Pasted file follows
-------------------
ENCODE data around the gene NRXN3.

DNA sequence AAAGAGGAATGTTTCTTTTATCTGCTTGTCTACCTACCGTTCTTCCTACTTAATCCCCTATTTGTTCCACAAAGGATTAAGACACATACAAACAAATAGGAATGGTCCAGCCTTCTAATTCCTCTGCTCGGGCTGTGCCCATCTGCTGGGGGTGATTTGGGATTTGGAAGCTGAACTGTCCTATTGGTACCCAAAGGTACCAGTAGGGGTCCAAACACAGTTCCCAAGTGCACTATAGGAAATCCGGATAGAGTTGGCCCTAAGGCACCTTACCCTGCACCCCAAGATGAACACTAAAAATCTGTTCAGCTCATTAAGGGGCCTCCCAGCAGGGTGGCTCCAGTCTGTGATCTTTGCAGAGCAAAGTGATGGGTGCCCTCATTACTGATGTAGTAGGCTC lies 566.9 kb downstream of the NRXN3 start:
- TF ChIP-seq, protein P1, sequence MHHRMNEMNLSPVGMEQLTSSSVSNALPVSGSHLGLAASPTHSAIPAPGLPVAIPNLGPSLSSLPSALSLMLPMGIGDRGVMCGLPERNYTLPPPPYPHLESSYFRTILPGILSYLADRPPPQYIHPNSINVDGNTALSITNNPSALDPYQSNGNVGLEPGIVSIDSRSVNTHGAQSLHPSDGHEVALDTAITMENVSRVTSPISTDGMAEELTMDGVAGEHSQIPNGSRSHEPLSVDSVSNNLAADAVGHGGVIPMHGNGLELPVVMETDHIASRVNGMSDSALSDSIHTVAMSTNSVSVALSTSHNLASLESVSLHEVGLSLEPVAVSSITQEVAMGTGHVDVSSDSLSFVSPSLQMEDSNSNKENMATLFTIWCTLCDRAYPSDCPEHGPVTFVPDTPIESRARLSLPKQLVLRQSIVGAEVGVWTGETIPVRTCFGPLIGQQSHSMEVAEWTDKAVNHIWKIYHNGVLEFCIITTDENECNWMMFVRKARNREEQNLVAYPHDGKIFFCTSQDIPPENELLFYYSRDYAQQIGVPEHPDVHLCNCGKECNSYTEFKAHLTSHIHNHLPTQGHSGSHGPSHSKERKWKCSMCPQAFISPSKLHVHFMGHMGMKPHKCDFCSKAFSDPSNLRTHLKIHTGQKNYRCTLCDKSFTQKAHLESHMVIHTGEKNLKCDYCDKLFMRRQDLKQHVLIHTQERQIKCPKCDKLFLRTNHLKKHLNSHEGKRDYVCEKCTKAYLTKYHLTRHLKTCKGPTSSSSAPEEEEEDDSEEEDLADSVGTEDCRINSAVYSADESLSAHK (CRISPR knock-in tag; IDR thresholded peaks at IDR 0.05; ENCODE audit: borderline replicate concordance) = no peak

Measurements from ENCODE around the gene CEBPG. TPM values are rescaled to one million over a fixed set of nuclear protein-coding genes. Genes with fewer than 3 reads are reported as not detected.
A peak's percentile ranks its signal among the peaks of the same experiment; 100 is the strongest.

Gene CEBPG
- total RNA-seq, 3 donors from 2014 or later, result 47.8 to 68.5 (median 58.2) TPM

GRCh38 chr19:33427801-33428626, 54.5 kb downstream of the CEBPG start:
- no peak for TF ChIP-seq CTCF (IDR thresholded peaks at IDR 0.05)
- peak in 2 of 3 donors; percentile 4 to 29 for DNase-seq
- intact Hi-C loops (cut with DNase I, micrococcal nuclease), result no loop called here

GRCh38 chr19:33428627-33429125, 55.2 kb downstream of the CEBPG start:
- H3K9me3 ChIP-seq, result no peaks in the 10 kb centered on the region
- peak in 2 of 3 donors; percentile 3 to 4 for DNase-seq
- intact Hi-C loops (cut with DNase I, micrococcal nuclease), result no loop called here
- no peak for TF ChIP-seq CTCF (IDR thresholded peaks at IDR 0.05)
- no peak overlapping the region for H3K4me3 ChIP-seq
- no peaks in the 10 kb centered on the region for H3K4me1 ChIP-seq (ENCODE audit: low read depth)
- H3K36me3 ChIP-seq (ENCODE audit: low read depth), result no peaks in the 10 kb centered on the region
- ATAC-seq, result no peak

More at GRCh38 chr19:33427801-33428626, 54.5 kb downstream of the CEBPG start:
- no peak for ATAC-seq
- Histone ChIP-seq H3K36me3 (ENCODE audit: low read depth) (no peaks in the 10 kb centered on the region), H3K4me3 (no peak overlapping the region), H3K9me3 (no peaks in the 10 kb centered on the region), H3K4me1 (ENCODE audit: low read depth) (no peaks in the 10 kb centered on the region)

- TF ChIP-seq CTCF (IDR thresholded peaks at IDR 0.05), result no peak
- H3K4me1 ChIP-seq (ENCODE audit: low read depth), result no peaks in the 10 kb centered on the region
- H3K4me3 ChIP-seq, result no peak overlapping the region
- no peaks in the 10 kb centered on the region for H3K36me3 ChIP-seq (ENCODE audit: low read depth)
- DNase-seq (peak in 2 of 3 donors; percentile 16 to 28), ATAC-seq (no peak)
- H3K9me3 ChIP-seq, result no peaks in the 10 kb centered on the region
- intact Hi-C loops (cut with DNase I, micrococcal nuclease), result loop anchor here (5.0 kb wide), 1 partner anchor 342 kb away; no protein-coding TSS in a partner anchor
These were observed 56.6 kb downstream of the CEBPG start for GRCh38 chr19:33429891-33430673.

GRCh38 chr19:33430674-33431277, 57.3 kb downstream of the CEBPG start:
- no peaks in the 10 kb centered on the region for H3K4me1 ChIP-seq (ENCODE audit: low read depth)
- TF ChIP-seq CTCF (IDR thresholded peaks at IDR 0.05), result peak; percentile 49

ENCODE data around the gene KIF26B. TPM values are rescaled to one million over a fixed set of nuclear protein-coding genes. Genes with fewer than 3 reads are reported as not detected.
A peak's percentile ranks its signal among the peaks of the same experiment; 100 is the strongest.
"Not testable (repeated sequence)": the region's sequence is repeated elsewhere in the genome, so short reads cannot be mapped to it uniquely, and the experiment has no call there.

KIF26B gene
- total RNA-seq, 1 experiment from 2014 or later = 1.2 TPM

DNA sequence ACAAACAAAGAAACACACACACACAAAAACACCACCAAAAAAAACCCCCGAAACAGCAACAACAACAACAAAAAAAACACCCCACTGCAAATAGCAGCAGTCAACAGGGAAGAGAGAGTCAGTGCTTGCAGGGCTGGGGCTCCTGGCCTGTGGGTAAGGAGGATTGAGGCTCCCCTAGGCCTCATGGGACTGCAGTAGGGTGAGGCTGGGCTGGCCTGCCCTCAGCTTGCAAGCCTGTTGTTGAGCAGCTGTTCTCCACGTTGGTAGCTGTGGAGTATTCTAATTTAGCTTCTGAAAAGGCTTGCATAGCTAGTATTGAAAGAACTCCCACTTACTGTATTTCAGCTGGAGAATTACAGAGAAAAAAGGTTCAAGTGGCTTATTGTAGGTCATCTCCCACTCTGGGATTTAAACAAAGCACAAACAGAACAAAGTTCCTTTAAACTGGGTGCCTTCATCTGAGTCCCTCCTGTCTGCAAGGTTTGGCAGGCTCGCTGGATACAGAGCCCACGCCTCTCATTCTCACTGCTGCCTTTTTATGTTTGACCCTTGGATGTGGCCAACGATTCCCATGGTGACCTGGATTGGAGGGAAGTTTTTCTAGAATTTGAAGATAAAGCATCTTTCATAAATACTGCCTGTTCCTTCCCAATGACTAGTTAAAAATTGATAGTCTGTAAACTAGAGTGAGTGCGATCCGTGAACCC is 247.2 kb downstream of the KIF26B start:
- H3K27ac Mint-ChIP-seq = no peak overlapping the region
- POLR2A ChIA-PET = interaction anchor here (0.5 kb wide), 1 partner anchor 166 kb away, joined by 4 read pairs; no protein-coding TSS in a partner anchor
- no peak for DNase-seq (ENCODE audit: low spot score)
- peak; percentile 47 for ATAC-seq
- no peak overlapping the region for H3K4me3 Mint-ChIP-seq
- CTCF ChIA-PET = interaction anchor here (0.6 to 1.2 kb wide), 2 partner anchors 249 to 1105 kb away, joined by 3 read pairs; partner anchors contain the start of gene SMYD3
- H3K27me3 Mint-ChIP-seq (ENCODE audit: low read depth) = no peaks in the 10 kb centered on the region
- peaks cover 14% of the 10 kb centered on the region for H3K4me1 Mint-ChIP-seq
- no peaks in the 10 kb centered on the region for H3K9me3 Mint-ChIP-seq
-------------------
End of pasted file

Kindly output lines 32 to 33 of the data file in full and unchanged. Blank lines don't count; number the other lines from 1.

GRCh38 chr19:33430674-33431277, 57.3 kb downstream of the CEBPG start:
- no peaks in the 10 kb centered on the region for H3K4me1 ChIP-seq (ENCODE audit: low read depth)